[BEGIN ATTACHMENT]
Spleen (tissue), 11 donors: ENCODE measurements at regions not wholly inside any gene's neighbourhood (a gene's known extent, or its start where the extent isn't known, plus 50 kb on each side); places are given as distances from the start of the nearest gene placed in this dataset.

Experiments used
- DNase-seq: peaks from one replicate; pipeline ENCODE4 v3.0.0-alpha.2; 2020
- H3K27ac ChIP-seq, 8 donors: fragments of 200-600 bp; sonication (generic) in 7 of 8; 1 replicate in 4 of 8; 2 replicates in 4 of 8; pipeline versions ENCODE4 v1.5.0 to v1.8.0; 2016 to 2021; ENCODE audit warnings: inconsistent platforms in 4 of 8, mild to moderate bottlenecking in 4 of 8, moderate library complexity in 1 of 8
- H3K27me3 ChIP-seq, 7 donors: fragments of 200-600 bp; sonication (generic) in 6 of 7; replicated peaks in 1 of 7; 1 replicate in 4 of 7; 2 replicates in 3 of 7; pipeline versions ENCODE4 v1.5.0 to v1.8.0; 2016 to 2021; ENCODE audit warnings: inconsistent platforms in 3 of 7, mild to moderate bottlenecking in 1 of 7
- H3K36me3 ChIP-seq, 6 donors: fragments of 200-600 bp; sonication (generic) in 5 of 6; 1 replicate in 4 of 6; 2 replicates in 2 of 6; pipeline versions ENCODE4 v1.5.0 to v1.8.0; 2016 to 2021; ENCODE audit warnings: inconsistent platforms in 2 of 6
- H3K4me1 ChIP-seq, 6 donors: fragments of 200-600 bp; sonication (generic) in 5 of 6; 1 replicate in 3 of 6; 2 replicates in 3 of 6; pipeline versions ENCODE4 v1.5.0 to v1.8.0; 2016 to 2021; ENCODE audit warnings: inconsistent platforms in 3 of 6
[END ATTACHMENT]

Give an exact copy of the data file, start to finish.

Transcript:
Spleen (tissue), 11 donors: ENCODE measurements at regions not wholly inside any gene's neighbourhood (a gene's known extent, or its start where the extent isn't known, plus 50 kb on each side); places are given as distances from the start of the nearest gene placed in this dataset.

Experiments used
- DNase-seq: peaks from one replicate; pipeline ENCODE4 v3.0.0-alpha.2; 2020
- H3K27ac ChIP-seq, 8 donors: fragments of 200-600 bp; sonication (generic) in 7 of 8; 1 replicate in 4 of 8; 2 replicates in 4 of 8; pipeline versions ENCODE4 v1.5.0 to v1.8.0; 2016 to 2021; ENCODE audit warnings: inconsistent platforms in 4 of 8, mild to moderate bottlenecking in 4 of 8, moderate library complexity in 1 of 8
- H3K27me3 ChIP-seq, 7 donors: fragments of 200-600 bp; sonication (generic) in 6 of 7; replicated peaks in 1 of 7; 1 replicate in 4 of 7; 2 replicates in 3 of 7; pipeline versions ENCODE4 v1.5.0 to v1.8.0; 2016 to 2021; ENCODE audit warnings: inconsistent platforms in 3 of 7, mild to moderate bottlenecking in 1 of 7
- H3K36me3 ChIP-seq, 6 donors: fragments of 200-600 bp; sonication (generic) in 5 of 6; 1 replicate in 4 of 6; 2 replicates in 2 of 6; pipeline versions ENCODE4 v1.5.0 to v1.8.0; 2016 to 2021; ENCODE audit warnings: inconsistent platforms in 2 of 6
- H3K4me1 ChIP-seq, 6 donors: fragments of 200-600 bp; sonication (generic) in 5 of 6; 1 replicate in 3 of 6; 2 replicates in 3 of 6; pipeline versions ENCODE4 v1.5.0 to v1.8.0; 2016 to 2021; ENCODE audit warnings: inconsistent platforms in 3 of 6